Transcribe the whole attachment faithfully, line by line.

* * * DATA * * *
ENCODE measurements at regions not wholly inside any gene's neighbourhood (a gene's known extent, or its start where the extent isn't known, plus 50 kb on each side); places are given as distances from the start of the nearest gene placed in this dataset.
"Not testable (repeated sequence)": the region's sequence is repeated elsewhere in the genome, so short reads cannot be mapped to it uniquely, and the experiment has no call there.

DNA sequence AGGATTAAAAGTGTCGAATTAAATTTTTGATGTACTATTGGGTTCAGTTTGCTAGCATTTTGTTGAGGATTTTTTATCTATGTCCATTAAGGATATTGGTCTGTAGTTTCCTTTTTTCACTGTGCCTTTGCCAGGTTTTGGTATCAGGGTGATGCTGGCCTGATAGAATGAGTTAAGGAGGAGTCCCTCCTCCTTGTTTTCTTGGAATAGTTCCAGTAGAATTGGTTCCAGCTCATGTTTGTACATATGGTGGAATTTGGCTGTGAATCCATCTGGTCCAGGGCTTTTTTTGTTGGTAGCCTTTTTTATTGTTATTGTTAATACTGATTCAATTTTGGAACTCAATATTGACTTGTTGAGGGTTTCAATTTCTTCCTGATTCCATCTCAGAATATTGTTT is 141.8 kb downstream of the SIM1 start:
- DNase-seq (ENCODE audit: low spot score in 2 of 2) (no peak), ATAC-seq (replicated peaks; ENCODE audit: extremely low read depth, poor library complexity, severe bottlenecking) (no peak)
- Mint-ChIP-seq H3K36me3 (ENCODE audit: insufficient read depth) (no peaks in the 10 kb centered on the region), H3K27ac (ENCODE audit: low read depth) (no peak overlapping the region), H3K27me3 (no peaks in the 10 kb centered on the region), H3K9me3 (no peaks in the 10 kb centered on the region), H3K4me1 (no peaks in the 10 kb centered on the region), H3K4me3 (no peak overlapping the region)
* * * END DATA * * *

ENCODE measurements at regions not wholly inside any gene's neighbourhood (a gene's known extent, or its start where the extent isn't known, plus 50 kb on each side); places are given as distances from the start of the nearest gene placed in this dataset.
"Not testable (repeated sequence)": the region's sequence is repeated elsewhere in the genome, so short reads cannot be mapped to it uniquely, and the experiment has no call there.

DNA sequence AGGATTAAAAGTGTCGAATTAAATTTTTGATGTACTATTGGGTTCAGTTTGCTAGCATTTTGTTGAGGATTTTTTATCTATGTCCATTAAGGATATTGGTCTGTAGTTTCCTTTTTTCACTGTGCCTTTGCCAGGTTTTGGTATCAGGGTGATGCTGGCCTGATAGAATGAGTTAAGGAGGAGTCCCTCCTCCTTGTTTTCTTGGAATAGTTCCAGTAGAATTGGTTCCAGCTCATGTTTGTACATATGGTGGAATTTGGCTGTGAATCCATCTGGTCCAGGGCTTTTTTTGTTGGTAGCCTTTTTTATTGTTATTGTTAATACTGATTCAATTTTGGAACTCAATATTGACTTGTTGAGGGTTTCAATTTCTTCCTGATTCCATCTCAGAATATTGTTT is 141.8 kb downstream of the SIM1 start:
- DNase-seq (ENCODE audit: low spot score in 2 of 2) (no peak), ATAC-seq (replicated peaks; ENCODE audit: extremely low read depth, poor library complexity, severe bottlenecking) (no peak)
- Mint-ChIP-seq H3K36me3 (ENCODE audit: insufficient read depth) (no peaks in the 10 kb centered on the region), H3K27ac (ENCODE audit: low read depth) (no peak overlapping the region), H3K27me3 (no peaks in the 10 kb centered on the region), H3K9me3 (no peaks in the 10 kb centered on the region), H3K4me1 (no peaks in the 10 kb centered on the region), H3K4me3 (no peak overlapping the region)